Former Barclays boss says he feared Government ownership during 2008 crisis

Former Barclays chief executive John Varley has told a High Court judge why he wanted to avoid the bank going into Government ownership during the 2008 financial crisis.

Mr Varley, group chief executive from late 2004 to late 2010, told Mr Justice Waksman he feared the impact on the bank’s strategic direction and said Government ownership would have damaged the interests of shareholders.

He was giving evidence at a High Court trial in London on Thursday after Barclays became embroiled in a £1.6 billion battle with a businesswoman.

Amanda Staveley has made complaints about the behaviour of Barclays bosses when negotiating investment deals during the 2008 crisis.

She says Barclays agreed to provide an unsecured £2 billion loan to Qatari investors, but claims the loan was “concealed” from the market, shareholders and PCP Capital Partners, a private equity firm she runs.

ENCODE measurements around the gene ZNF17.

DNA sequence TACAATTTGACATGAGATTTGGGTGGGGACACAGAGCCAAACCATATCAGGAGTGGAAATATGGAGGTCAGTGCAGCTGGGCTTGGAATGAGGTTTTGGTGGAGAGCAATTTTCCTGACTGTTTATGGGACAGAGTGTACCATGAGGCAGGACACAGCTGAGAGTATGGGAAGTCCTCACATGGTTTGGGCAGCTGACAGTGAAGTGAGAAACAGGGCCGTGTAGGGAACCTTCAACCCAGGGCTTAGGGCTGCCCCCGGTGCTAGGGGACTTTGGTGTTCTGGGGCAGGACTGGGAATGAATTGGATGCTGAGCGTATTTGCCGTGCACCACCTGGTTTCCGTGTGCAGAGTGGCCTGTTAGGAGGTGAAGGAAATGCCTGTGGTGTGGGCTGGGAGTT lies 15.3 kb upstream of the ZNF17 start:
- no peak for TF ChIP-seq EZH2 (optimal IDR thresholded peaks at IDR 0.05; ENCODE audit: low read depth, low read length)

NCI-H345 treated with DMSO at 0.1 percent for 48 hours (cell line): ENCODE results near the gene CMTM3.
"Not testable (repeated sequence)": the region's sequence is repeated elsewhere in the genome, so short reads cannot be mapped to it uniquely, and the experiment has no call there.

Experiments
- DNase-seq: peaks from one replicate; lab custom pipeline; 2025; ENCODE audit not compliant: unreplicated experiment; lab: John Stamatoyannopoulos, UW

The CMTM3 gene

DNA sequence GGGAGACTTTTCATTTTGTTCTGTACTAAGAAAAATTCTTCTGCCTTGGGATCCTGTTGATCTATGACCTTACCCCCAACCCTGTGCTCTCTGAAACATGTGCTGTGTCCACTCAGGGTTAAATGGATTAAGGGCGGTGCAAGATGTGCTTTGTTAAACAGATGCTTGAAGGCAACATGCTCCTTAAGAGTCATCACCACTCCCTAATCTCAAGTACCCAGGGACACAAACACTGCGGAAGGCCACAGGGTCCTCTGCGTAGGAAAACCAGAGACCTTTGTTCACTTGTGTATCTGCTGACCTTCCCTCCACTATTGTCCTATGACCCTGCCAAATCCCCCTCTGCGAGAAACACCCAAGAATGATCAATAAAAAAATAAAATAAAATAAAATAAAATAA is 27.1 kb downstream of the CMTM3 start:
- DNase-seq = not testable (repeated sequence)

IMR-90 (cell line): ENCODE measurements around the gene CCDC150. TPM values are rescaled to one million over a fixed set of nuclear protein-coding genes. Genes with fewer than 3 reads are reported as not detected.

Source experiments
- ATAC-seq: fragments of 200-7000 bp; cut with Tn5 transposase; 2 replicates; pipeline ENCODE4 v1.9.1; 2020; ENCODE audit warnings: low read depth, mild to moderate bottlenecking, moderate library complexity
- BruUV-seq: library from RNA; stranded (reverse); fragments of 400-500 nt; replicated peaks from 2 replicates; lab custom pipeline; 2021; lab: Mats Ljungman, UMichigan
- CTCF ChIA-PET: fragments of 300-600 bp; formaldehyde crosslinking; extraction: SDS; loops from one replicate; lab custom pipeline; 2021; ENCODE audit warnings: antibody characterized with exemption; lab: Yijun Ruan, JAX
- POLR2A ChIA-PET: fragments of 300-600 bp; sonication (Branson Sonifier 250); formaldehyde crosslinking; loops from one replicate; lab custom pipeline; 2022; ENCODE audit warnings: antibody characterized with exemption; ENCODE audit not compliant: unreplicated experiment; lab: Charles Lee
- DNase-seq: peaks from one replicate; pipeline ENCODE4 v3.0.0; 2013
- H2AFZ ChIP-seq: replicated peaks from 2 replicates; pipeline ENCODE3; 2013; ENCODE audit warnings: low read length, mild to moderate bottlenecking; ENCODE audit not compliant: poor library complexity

Amanda Staveley
Amanda Staveley (Victoria Jones/PA)

PCP is suing the bank and wants £1.6 billion in damages.

Barclays disputes PCP’s claim and says it is made “of sand”.

Mr Varley said the world looked “very difficult” and “very dangerous” at the time, and the prospect of Government ownership was “unattractive”.

“I feared for the consequences of our strategic direction if we became part-owned by the Government,” he told the trial.

“I thought it would be very damaging to the interests of shareholders.”

He said Government ownership would have probably put jobs at risk and affected the bank’s ability to pay bonuses to employees.

Mr Varley said that would have damaged the retention and recruitment of staff.

Mr Justice Waksman, who began overseeing the trial on June 8, has already heard evidence from Ms Staveley and witnesses called by PCP.

Ms Staveley, who in recent months has been involved in brokering a deal which could see a Saudi consortium take control of Newcastle United, says PCP introduced Manchester City owner Sheikh Mansour to Barclays and he “subscribed” to invest £3.25 billion.

She says PCP is owed money for the work it did.

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